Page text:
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1st March 2018

A holiday enjoyed by families every year, Easter is a time for friends, food and having fun. Rooted in religion, Easter celebrates the resurrection of Jesus Christ. For 40 days before Easter Sunday, Christians observe Lent through fasting or cutting out certain indulgent foods. Easter also coincides with the arrival of spring, so many age-old pagan festivals occurred around this time too. This explains why Easter celebrations nowadays are as much about the arrival of a new season as they are about a Christian observance.

Chocolate Easter eggs have become synonymous with this time of year. Incredibly popular, they tend to be found in the shops as soon as Christmas is over. The religious basis for eating eggs at Easter is that they symbolise the empty tomb of Jesus. However, eggs are also symbols of new life, associated with the spring season.


While the history of eggs at Easter makes perfect sense at this time of year, the chocolate Easter egg has become a trend all of its own. The very first chocolate Easter eggs were made in the 19th century. Each year, chocolatiers try to out-do themselves with weirder and more wonderful creations. The tallest ever chocolate Easter egg reached 10.39 metres in height. It was made in Italy in 2011, and also weighed a massive 7,200kg!

In the UK, around 80 million chocolate Easter eggs are sold every year. The most popular Easter egg across the world is the Cadbury’s Crème Egg – 500 million are produced every year. And for those interested in the very specialised theme of Easter egg eating techniques, 76% of people eat the ears on chocolate Easter bunnies first. Some polls have the proportion as high as 89%!

creme egg

As well as Easter eggs, there are plenty of other Easter traditions that have fascinating back-stories too. The Easter bunny and Easter egg hunts are popularly thought to be a fairly modern way to celebrate Easter, but the very first story about a rabbit hiding eggs in a garden was published in 1680. The name of Easter itself comes from an Anglo-Saxon goddess called Eostre. This goddess was strongly connected with hares, eggs and fertility – helping to explain these themes that pop up at this time of year. A lesser known food connected with Easter is the humble pretzel – due to the twists that are said to represent arms crossing in prayer. It’s also a food that can be cooked without the use of any animal products, tying in with traditional observances over Lent.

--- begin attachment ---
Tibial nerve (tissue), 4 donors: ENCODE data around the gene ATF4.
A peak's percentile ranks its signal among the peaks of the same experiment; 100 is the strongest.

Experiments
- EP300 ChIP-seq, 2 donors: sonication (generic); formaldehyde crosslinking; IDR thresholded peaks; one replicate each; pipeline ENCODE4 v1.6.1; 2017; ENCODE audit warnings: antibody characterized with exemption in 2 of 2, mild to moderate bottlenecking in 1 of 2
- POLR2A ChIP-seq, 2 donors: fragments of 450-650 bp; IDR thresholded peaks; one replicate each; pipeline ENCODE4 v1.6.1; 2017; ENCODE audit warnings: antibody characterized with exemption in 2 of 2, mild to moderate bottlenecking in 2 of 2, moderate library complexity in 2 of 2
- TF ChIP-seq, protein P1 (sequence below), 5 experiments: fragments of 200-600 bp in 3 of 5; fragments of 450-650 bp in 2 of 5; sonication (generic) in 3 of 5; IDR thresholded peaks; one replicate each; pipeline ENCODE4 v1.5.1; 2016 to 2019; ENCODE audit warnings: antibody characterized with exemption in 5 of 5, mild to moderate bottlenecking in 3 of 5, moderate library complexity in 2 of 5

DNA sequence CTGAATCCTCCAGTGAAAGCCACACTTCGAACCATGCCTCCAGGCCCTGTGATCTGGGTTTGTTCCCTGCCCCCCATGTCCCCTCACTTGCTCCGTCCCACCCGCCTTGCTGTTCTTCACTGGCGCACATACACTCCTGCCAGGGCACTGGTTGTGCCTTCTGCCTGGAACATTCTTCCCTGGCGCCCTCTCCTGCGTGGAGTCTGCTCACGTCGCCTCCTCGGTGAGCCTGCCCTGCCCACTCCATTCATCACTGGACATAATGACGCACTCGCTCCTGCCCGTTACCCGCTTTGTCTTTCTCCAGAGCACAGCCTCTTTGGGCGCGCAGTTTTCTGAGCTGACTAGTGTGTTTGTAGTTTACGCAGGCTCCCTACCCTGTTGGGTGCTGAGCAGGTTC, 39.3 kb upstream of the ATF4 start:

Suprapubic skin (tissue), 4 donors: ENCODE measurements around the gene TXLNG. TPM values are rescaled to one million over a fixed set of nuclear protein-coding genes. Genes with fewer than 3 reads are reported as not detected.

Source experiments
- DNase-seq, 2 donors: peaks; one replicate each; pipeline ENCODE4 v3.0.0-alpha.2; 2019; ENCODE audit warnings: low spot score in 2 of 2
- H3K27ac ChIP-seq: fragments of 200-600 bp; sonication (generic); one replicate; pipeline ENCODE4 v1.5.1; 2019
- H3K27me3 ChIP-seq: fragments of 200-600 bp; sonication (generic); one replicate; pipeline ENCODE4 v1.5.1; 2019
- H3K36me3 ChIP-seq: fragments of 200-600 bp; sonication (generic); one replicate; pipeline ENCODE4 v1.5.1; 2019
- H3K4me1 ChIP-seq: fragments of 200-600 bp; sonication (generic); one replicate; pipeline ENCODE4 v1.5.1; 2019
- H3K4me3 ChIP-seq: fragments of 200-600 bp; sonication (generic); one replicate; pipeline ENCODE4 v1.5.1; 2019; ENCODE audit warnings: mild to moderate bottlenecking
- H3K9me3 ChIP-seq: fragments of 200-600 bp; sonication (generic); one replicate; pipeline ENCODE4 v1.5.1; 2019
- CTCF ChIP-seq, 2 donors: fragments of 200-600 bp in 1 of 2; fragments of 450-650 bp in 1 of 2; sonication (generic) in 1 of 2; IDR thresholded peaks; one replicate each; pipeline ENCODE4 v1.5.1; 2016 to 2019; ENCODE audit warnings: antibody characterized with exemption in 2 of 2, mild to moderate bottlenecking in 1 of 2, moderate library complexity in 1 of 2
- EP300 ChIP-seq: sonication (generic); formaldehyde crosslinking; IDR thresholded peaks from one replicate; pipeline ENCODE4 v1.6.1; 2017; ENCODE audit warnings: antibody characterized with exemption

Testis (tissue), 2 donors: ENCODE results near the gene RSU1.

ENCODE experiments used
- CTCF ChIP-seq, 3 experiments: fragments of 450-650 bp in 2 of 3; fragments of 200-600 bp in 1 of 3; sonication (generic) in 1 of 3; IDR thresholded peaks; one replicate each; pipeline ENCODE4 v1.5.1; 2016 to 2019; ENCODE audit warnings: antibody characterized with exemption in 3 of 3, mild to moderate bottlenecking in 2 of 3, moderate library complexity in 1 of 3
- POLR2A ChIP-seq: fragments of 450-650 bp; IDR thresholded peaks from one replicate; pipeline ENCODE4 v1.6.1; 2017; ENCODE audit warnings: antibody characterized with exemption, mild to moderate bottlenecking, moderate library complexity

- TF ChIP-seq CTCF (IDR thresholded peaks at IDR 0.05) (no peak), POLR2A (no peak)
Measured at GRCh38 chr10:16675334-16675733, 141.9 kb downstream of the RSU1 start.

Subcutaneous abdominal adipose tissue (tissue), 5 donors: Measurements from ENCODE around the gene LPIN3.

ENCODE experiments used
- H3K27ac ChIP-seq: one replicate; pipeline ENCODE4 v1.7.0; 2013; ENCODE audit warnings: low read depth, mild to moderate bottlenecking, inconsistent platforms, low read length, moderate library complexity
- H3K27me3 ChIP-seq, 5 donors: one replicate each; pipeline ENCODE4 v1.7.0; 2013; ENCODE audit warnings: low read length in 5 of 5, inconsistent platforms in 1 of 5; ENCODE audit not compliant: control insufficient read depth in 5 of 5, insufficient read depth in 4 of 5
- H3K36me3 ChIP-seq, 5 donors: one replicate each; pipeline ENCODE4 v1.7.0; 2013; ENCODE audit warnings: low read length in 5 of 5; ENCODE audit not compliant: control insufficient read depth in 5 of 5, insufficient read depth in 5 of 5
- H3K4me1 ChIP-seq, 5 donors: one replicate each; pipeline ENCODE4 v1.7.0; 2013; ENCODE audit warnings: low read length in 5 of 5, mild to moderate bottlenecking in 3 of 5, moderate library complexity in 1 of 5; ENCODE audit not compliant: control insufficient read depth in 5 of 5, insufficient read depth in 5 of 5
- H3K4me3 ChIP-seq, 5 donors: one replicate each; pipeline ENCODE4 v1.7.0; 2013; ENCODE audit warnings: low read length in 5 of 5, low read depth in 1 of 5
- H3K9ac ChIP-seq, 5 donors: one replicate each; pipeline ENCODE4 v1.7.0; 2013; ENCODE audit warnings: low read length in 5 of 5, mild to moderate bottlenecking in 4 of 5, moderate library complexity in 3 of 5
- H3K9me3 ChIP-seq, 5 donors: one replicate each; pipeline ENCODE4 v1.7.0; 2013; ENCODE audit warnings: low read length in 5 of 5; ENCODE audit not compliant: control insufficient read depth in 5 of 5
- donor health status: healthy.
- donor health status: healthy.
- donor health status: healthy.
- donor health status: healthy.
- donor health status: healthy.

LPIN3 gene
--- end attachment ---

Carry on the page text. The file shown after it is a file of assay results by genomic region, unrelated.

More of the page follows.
Easter is an important time for people across the world, whether it’s a religious observance, a springtime festival or simply a time for family. Author Janine di Giovanni says: “Easter is meant to be a symbol of hope, renewal, and new life.” Chef Alex Guarnaschelli says: “Easter is an arts and crafts moment where your whole family and friends can get involved.” Others see it as a time to give up a bad habit. American actress Ethel Merman famously said: “At one time I smoked, but in 1959 I couldn’t think of anything else to give up for Lent so I stopped – and I haven’t had a cigarette since!”

Whatever Easter means to you, The Athenaeum is the place to make it the holiday you want it to be. Join us for Easter lunch at Galvin at The Athenaeum by Michelin star chefs, stay with us over Easter or give a gift voucher as an alternative present. Say hello to the holidays, family and spring!


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